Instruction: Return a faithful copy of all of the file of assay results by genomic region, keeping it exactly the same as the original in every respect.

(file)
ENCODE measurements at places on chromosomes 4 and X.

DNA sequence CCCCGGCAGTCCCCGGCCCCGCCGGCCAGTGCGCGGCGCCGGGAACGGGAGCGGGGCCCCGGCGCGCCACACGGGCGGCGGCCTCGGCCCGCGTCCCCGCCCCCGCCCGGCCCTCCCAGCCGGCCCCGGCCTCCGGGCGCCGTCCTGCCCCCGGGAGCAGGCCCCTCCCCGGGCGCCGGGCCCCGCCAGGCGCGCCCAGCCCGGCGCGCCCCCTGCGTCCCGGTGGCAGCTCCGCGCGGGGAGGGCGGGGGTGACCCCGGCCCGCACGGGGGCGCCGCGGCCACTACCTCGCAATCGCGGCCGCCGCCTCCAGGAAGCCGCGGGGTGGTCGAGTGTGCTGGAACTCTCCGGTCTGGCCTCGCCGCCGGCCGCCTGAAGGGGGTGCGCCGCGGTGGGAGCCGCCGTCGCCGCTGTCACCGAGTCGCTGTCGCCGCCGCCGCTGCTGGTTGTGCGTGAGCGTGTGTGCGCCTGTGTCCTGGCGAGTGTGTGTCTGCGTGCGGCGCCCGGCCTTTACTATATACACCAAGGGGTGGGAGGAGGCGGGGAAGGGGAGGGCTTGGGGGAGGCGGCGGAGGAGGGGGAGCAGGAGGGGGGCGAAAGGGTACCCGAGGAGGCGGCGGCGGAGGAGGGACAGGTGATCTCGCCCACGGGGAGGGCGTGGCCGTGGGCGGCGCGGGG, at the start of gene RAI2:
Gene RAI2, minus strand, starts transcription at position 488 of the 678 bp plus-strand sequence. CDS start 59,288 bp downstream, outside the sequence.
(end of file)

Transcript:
ENCODE measurements at places on chromosomes 4 and X.

DNA sequence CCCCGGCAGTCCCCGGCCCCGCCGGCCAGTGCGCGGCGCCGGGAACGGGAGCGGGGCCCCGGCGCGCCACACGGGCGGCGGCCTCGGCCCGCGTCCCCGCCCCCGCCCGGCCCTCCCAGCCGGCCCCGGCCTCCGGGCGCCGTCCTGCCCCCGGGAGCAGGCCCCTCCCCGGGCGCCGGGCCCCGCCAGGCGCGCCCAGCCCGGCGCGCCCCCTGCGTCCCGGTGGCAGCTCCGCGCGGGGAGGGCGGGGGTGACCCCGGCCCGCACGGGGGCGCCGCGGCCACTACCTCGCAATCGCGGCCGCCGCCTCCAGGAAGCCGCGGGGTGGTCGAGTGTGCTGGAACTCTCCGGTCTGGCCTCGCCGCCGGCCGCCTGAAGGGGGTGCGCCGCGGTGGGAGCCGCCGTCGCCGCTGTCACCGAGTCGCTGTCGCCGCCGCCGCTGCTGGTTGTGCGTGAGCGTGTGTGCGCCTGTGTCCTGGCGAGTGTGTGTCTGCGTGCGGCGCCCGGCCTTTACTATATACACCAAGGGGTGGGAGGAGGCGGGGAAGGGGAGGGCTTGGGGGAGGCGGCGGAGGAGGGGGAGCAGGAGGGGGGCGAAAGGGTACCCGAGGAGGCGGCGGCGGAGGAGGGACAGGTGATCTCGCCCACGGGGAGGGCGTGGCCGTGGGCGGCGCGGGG, at the start of gene RAI2:
Gene RAI2, minus strand, starts transcription at position 488 of the 678 bp plus-strand sequence. CDS start 59,288 bp downstream, outside the sequence.